This article outlines the limits on visas Migration Act as specified under the Act. Australia has a range of visas available for people who are living overseas or who are returning to Australia. The Migration Act 1958 governs laws about immigration and visa application procedures. Some of the most common types of visas in Australia are:
- Visitor visas
- Student visas
- Permanent visas
- Skilled work visas
- Partner visas
- Returning resident visas
Visas are important because they allow people to enter and stay in a foreign country legally. Without a valid visa, a person can be denied entry to a country or even deported if they are found to be staying in the country illegally. Read on to know more about the limits on visas Migration Act.
Limit on Visas Migration Act Section 85 and 86
According to Section 85 of limits on visas Migration Act, the Minister may determine the maximum number of visas (including protection visas):
- Of a specified class; or
- Of specified classes
These specified class or classes may be granted in a specified financial year. However, this does not apply in relation to temporary protection visas or safe haven visas. The primary distinction between these two visas is that a safe haven visa applicant must intend to work or study in Australia.
On the other hand, temporary protection visa applicants must only meet health and character requirements. According to Section 86 of the limit on visas Migration Act, the DHA may not grant any visas in the financial year if:
- There is a determined maximum number of visas of a class or classes in the financial year; and
- The number of visas of the class or classes granted reaches the maximum number
Section 87: Limits on Visas for Certain Persons
According to Section 87, Section 86 does not prevent the grant of a visa to a person who applied for it if he/she is the spouse, de facto partner, or dependent child of:
- An Australian citizen;
- The holder of a permanent visa that is in effect; or
- A person who is normally resident in Australia and whose presence is not subject to a time limit imposed by law.
For the purpose of Section 87, a child of a person is a dependent child if he/she:
- Does not have a spouse or de facto partner; and
- Is either 18 or is 18, 19, 20 and is dependent on the person for financial and psychological or physical support.
Section 87A: Grant of Visas for People Who Are Unable to Meet Certain Requirements
This Section 87A of the limit on visas Migration Act does not prevent the grant of a visa to a person if they meet the following conditions:
- The person has applied whether before or after the commencement of this section for the grant of a visa; and
- A time was or is reached once the grant of the visa to the person in a particular fiscal year was or is prohibited by the provisions in Section 86; and;
- The Minister requested the person after the time to satisfy the requirements for the grant if the visa relates to health or character; and
- The person satisfies health and character requirements in a financial year subsequent to the financial year in which the time referred to in point (2) mentioned above occurred
- Section 86 would prevent the person from receiving the visa at the time specified in point (2).
- The person was unable to meet health and character requirements at a time when Section 86 would not have prevented the grant of the visa to the person.
- The Minister feels that the person’s inability to meet health and character requirements was due to circumstances beyond the person’s control.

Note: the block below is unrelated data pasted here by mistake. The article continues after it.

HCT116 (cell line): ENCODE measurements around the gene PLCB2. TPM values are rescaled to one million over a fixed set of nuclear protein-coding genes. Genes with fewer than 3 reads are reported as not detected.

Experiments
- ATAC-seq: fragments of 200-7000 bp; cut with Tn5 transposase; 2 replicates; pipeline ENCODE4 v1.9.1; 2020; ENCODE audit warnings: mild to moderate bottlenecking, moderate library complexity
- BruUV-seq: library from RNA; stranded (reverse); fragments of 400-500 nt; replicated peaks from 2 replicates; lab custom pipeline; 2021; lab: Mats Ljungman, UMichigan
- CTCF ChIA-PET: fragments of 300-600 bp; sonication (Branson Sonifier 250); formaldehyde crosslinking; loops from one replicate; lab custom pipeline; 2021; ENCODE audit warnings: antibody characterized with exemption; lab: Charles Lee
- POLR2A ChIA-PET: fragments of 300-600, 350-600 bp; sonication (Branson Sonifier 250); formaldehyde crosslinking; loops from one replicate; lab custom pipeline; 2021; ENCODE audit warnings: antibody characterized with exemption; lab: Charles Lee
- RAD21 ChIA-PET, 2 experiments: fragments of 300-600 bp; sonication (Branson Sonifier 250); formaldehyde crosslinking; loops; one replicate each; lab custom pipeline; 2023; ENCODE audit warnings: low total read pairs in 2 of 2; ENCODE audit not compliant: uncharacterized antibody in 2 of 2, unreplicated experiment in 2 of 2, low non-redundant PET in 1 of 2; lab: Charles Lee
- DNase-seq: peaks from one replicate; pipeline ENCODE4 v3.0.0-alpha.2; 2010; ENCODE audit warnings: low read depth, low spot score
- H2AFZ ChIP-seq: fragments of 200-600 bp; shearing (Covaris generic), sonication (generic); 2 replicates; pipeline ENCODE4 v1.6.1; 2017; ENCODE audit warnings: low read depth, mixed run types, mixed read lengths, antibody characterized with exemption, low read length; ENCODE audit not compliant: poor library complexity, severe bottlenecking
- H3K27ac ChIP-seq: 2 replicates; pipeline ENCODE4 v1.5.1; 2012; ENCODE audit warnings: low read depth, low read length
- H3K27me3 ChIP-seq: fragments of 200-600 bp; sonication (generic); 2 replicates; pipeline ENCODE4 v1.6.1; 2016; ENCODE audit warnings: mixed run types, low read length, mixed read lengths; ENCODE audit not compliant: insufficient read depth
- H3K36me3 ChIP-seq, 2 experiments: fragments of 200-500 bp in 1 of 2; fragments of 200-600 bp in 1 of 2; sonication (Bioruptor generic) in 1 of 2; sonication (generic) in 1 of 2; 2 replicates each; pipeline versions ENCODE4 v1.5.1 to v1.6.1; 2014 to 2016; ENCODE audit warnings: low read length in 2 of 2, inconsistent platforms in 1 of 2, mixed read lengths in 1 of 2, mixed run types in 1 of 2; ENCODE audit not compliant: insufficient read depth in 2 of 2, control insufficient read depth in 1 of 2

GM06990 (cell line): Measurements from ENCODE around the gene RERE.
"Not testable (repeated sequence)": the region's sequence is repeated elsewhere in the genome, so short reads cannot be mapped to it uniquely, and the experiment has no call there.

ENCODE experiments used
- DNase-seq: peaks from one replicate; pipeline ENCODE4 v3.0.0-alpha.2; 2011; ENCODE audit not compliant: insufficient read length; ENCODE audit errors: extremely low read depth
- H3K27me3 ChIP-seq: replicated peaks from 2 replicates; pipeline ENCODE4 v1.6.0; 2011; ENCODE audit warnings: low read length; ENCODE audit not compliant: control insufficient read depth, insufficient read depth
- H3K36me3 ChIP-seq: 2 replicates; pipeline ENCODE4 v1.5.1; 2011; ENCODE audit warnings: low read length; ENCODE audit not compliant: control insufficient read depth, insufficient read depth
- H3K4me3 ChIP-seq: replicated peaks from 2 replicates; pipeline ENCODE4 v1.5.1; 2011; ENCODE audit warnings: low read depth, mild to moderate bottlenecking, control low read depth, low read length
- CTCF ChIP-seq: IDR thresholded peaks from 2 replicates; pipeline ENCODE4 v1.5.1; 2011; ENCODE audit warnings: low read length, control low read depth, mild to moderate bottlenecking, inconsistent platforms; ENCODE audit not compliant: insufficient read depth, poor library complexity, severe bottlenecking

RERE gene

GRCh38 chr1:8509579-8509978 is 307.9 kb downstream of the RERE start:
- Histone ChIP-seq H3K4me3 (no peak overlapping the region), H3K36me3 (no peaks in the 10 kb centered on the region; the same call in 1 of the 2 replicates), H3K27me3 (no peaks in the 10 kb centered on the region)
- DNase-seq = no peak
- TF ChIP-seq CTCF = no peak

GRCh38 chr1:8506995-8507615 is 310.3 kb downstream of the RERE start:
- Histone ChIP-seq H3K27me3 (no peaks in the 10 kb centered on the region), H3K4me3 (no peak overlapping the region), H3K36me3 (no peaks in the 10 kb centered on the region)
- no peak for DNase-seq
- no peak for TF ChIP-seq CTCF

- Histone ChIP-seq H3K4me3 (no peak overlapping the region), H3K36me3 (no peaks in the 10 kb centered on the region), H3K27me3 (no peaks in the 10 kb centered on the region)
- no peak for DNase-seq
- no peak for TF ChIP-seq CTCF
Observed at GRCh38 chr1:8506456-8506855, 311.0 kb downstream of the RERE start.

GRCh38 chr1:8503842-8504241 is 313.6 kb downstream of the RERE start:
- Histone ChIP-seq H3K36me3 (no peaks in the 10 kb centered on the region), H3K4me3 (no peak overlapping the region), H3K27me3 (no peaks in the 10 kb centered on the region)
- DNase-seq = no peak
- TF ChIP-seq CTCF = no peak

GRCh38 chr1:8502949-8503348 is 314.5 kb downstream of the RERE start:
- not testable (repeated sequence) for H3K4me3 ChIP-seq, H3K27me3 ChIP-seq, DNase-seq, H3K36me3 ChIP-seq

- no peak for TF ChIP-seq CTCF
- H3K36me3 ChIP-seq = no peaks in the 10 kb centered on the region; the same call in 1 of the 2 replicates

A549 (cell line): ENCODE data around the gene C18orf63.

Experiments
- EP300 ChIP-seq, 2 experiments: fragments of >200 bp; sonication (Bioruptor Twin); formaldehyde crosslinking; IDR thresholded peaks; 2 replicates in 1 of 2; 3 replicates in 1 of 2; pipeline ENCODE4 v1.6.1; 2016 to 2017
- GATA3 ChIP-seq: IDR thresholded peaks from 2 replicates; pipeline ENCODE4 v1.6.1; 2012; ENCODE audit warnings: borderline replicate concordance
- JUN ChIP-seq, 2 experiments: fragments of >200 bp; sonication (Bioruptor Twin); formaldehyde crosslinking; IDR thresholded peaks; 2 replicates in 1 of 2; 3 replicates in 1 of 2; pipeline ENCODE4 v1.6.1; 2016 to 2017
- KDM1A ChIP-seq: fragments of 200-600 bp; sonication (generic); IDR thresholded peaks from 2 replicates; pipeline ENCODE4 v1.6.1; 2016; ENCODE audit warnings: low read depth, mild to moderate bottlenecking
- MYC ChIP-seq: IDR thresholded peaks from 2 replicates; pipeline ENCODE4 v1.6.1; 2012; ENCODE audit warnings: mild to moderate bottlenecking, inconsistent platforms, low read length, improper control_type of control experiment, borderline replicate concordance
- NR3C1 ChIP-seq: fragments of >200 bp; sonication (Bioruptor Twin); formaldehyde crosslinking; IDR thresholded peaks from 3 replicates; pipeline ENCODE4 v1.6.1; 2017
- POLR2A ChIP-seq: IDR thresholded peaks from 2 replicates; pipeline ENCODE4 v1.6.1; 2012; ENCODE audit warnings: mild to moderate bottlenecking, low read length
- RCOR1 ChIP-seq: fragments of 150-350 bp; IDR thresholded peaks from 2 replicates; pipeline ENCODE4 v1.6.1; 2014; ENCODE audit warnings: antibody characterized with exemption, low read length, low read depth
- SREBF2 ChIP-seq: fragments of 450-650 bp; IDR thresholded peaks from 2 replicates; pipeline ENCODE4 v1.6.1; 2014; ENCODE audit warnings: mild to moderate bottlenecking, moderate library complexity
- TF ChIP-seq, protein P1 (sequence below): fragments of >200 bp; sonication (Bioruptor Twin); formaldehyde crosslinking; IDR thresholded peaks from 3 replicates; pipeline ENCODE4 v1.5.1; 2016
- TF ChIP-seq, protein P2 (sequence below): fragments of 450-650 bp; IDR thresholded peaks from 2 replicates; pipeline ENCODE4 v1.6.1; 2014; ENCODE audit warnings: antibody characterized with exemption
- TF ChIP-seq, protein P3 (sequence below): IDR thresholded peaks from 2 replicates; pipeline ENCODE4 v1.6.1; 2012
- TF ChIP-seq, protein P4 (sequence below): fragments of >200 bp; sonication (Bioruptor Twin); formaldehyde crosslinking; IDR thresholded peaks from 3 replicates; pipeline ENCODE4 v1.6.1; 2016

Section 88 and 89: Other Provisions for Limits
“The fact that the Minister has neither granted nor refused to grant a visa of a class or classes to which a determination under section 85 applies does not mean, for any purpose, that the Minister has failed to make a decision to grant or refuse to grant the visa.”
This provision states that if a Minister has not explicitly granted or refused to grant a visa, it does not necessarily mean that they have failed to make a decision. In other words, the Minister may have decided not to grant the visa without explicitly stating so.
Section 90: Order of Dealing With Limited Visas
Section 90 of the limit on visas Migration Act state that:
“The fact that an application for a visa of a class or classes to which a determination under section 85 applies has not been considered or disposed of, despite the fact that a later application for the same class or classes has been considered or disposed of, does not imply that the consideration or disposal of the earlier application is unreasonable.”
This statement means that if a visa application of a certain type was not considered or dealt with, but a later application of the same type was considered or dealt with, it doesn’t necessarily mean that the first application was treated unfairly. In other words, just because one application was processed before the other, it doesn’t mean that the first application was overlooked or treated unfairly.
Section 91: Order of Dealing With Visas
Section 91 of the limits on visas Migration Act states that if Section 85 applies to a type of visa, the Minister has the authority to process or decide on visa applications in any order they see fit. However, the Minister may only do this if it is in accordance with Section 86. Hence, the Minister can process visa applications in any order they think is appropriate, as long as they follow the law.
Importance of Seeking Legal Advice
It’s not uncommon for individuals to make mistakes or overlook important details that can lead to their visa application being denied.
JB Solicitors has expert immigration lawyers who can aid in the process of visa applications in Australia. We are knowledgeable about various application procedures and ensure that they we conduct it properly and legally.
Contact us today if you want more information about the limit on visas Migration Act.